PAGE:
Managing Your Shin Splints
A body roller such as the Original Worm works to provide trigger point release by simultaneously massaging the anterior, medial, and lateral shin while comfortably hugging the tibia.
Runners (and other athletes participating in sports that involve running) often suffer from pain along the shinbone anywhere between the ankle and knee, a condition commonly known as shin splints. While rest, icing, and anti-inflammatories are some of the treatments often recommended, many opt for self-massage of the area to help with the pain they’re feeling. That’s where a body roller such as the Original Worm comes in—this roller works to provide trigger point release by simultaneously massaging the anterior, medial, and lateral shin while comfortably hugging the tibia.
“The Original Worm is a great tool to help relieve pain caused by shin splints and should be used as a part of a broader program to correct the biomechanical cause,” said Kyler Brown, D.C., C.C.S.P., of Austin Sports Therapy. “The Worm’s large surface area, combined with the padded, firm structures underneath, makes it safe to use without inflaming the connective tissue surrounding the tibia.”
Single Leg Method: Start in a kneeling position with hands flat on the floor. Place the Worm with the middle groove just below the knee on the shinbone. Slowly roll the Worm up and down the length of the shin by moving the knee forward and back. Repeat with the other side.
Double Leg Method:Place shins on outermost grooves and slowly move both knees forward and back simultaneously. This is also a great core workout.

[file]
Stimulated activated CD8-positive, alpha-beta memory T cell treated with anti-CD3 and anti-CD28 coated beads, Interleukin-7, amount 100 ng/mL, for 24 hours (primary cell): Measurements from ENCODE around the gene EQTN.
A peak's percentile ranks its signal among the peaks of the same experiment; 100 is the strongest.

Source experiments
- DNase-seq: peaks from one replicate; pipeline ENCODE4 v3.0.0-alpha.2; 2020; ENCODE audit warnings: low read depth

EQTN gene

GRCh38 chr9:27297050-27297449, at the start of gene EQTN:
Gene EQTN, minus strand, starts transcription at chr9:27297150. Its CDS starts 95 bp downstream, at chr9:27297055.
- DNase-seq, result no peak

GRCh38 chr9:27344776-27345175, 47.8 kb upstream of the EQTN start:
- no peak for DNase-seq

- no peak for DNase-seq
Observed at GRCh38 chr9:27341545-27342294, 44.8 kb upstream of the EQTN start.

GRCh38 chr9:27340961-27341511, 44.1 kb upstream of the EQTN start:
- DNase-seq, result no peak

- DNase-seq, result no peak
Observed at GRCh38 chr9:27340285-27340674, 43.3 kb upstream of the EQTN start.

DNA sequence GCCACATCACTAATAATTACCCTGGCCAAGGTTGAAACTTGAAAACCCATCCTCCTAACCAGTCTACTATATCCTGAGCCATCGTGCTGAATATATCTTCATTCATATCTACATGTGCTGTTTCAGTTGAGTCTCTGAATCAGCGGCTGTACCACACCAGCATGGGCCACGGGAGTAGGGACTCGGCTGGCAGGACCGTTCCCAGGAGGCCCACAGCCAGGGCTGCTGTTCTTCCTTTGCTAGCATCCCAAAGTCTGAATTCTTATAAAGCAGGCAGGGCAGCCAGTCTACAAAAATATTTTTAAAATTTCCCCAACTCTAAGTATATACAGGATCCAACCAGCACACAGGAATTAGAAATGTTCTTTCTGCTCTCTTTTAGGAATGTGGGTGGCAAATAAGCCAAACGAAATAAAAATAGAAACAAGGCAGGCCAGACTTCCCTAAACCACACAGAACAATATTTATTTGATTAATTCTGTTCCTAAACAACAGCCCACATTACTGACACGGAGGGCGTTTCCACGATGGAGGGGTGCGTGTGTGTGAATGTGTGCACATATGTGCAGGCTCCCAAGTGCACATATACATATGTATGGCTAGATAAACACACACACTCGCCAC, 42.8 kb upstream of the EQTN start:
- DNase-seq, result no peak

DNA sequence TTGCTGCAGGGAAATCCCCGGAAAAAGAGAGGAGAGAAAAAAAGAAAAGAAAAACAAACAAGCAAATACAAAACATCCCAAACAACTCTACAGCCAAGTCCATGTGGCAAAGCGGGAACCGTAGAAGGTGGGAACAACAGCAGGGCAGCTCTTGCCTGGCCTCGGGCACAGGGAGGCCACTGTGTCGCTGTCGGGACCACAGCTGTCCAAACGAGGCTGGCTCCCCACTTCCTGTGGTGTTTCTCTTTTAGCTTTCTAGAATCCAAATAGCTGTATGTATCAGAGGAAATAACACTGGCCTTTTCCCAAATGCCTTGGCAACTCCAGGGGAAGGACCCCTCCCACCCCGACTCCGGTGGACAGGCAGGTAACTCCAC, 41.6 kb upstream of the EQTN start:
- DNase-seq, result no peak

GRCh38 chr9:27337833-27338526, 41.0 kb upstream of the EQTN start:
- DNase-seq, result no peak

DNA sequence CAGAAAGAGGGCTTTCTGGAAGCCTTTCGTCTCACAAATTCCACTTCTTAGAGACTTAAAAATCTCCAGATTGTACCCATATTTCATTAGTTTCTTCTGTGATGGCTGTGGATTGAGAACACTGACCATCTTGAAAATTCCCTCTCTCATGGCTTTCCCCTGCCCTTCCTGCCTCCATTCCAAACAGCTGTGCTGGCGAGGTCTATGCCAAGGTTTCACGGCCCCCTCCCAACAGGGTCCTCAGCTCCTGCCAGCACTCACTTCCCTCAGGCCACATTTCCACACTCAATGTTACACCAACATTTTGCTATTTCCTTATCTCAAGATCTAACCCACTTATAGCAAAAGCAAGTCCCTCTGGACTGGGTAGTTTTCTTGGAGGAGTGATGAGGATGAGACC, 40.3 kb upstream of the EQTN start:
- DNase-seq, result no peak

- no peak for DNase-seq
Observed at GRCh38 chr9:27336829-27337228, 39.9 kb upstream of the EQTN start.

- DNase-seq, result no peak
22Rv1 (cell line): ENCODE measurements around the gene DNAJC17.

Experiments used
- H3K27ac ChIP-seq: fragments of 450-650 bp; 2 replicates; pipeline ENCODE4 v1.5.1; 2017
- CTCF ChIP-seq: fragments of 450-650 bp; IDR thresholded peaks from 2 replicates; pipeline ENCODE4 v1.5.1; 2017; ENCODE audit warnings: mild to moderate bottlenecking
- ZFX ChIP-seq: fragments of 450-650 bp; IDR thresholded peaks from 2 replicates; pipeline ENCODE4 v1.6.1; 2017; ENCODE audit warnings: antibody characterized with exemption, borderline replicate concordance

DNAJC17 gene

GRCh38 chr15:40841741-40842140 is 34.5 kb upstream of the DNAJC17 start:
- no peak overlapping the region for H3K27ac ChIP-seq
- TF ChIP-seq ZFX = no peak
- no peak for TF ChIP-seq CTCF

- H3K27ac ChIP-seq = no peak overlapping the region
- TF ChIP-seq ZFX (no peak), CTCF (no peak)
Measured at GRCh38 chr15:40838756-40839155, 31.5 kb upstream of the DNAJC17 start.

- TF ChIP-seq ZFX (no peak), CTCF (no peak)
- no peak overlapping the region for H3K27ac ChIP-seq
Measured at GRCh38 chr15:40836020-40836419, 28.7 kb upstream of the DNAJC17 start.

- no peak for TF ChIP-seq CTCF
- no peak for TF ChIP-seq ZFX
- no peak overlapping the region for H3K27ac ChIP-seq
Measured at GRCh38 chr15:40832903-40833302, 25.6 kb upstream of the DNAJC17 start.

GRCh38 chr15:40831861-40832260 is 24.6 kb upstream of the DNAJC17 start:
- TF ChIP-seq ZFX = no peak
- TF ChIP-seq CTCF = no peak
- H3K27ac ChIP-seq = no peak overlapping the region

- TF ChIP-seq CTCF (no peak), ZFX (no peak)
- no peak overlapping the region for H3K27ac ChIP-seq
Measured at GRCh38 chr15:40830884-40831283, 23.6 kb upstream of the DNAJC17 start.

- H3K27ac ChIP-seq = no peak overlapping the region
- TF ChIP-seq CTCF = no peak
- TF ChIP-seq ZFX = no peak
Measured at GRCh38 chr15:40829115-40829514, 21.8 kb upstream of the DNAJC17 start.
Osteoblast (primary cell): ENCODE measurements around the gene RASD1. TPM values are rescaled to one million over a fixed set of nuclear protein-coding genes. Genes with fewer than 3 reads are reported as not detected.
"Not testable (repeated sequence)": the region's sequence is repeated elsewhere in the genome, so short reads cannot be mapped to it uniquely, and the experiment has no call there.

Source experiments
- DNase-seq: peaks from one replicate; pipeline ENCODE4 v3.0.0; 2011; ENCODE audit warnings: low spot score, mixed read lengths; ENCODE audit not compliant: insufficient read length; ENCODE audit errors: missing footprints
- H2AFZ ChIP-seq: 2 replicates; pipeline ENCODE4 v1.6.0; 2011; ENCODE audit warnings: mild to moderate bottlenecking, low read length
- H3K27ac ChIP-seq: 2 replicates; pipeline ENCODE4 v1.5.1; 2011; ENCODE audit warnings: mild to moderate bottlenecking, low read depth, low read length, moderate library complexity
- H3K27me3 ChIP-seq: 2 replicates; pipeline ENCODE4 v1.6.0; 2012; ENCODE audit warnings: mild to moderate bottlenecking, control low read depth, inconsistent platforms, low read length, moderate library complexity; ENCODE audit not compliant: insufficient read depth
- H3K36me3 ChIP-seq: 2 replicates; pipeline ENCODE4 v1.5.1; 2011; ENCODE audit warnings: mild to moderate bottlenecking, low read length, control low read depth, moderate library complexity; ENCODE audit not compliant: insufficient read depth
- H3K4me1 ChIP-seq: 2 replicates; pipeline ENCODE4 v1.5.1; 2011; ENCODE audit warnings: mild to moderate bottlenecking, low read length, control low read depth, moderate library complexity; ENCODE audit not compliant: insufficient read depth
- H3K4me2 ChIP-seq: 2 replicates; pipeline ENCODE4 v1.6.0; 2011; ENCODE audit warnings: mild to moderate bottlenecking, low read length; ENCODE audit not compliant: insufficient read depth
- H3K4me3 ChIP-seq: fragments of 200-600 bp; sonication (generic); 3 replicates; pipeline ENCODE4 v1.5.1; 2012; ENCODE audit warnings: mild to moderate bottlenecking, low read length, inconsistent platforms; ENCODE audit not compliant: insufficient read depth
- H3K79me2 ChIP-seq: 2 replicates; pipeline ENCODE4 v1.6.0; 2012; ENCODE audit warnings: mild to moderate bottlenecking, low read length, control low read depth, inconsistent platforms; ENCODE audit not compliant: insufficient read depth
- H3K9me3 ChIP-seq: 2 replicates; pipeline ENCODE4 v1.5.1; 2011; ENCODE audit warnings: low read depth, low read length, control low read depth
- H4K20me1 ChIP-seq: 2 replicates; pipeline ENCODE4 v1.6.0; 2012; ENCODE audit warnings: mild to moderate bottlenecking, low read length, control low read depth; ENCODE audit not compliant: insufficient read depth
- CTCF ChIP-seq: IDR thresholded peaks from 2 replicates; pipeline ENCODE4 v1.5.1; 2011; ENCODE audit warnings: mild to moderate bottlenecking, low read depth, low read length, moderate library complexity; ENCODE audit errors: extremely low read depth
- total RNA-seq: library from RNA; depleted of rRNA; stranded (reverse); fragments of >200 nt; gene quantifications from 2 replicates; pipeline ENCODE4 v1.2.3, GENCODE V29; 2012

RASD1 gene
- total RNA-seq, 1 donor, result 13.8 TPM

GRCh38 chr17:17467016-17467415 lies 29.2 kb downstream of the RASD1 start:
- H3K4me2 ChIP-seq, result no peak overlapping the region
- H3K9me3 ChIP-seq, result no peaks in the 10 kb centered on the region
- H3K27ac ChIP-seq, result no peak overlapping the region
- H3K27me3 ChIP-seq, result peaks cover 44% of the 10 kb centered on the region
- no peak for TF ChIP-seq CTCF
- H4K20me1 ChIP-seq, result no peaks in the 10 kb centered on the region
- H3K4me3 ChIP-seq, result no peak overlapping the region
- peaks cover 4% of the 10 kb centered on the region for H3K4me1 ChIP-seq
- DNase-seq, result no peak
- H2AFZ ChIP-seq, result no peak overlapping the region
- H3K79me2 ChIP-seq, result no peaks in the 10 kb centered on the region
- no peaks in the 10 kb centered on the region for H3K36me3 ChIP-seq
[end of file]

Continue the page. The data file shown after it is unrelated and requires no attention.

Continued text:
It is recommended to roll out both shins and calves for optimal relief.
Single Leg Method: Sit on the ground, with one leg straight out in front of the body and the other leg bent. Place the middle groove of the Worm under the calf muscle just below the knee of the straight leg. Push down with hands, fingers pointed forward, lifting the body and slowly roll the length of the calf.
Double Leg Method: Sit on the ground, with both legs straight out in front. Place the Worm below the knees with the outer grooves under each calf. Push down with hands, fingers pointed forward, lifting the body and slowly roll the length of the calves. This is also a great core workout.
Note: Dr. John McDonald, a Steadman Clinic fellowship-trained orthopedic surgeon with Texas Orthopedics, suggests a rule of thumb for chronic overuse-type injuries, such as shin splints: Trying a reasonable alternative therapy is fine, but don’t let the cycle continue for more than six weeks before seeing a physician.